- Do not pay a broker any fees until you have signed the lease for an apartment
- Choose another broker if your broker is asking for a fee above 15% of annual rent
- Never pay any broker’s fees with cash (use a check or pay with a money order to ensure that there is a clear record of any payments you make)
- Public assistance may not cover the entire fee. Currently, HRA is only approving requests for half of one month’s rent.
You can find the names of brokers in print or online classifieds, in the local phone book, or walking around individual neighborhoods.
- Some realtors and housing developers also maintain their own websites with listings of apartments and the programs accepted. Sites include www.programrentals.com, Barron Rentals, Frank Lasker Realty and Lemle and Wolff.
If you have any concerns about your broker, you can verify that he/she is a licensed broker by calling New York State’s Division of Licensing Services at 212-471-5747.
Searching the Internet
A number of resources can be found online to help prospective tenants link to apartment vacancies.
If you are unfamiliar with using the Internet, you should visit your local library to see if they can help get you onto the Internet and help set up an email account.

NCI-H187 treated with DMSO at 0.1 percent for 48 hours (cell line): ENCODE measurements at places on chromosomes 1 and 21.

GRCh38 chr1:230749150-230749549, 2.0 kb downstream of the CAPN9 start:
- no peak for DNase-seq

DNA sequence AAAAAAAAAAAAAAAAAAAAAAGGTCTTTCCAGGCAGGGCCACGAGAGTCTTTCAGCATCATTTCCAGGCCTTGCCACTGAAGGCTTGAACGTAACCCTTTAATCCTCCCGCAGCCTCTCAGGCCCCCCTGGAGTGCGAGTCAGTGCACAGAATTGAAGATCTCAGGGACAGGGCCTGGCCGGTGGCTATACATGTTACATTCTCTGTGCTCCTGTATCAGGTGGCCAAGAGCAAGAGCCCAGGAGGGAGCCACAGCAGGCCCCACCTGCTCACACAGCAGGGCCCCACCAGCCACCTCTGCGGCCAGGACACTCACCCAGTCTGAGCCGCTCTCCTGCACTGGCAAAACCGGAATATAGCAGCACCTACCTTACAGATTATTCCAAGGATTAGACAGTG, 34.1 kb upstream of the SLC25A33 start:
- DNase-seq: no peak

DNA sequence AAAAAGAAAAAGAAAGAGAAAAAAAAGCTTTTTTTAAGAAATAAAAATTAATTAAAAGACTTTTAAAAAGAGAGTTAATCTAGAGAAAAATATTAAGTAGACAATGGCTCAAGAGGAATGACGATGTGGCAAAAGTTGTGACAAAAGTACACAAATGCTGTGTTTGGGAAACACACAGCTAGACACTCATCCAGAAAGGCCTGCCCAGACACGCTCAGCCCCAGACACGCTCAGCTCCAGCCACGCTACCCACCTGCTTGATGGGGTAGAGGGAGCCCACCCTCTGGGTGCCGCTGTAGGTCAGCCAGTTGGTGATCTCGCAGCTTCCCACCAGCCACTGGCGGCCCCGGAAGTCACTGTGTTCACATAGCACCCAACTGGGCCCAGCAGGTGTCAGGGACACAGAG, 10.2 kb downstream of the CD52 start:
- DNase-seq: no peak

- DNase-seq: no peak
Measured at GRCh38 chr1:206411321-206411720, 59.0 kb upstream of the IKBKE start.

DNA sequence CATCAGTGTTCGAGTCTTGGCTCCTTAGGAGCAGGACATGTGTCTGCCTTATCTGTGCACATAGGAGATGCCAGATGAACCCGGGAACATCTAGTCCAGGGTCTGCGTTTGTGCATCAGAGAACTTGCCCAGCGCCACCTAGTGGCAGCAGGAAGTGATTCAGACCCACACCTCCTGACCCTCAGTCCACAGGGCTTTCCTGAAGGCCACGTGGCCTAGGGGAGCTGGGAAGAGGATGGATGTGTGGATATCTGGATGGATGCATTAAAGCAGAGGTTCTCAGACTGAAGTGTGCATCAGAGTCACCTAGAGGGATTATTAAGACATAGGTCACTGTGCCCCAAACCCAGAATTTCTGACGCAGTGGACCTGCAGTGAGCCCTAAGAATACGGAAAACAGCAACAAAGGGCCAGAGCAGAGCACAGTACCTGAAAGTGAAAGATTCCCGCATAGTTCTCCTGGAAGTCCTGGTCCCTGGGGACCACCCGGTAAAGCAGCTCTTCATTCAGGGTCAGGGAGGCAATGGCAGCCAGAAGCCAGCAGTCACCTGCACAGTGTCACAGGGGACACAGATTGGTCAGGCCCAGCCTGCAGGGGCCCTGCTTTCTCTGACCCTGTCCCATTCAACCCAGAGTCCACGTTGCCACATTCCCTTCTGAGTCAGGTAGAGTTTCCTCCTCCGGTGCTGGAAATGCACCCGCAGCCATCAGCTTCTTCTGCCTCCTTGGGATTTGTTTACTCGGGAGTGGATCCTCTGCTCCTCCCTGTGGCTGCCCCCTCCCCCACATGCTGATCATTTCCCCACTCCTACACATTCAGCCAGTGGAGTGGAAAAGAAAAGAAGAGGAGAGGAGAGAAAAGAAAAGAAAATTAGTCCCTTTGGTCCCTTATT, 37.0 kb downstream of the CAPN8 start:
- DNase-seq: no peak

As a rule, you should only use websites that provide housing information for free. Some websites will ask for a fee before providing information that might be available for free another website.
Online Real Estate Search Sites:
Keep in mind that many of these sites are message boards that allow landlords and brokers to post apartments and prospective tenants to search for apartments without any charge. Keep in mind that these are self-posted notices. If a deal sounds too good to be true, it might be.
Online Newspaper Classifieds:
Free newspaper listings can be a good source of apartment leads.
Affordable Housing Websites:
- NYC Housing Connect
- HPD Housing Ambassadors
- NJ Housing Resource Center
- NYCHA maintains online listings of Section 8 apartments
- Department of Housing Preservation and Development
- NYC Housing Development Corporation
- Association for Neighborhood Housing Development
- New York State Department of Homes and Community Renewal
Search in the Neighborhood
In addition to searching online, there are also many options for searching for housing off of the Internet. Here are a couple suggestions of resources you should use in the neighborhood to which you are hoping to move.
- Look in local and cultural newspapers for specific neighborhood listings.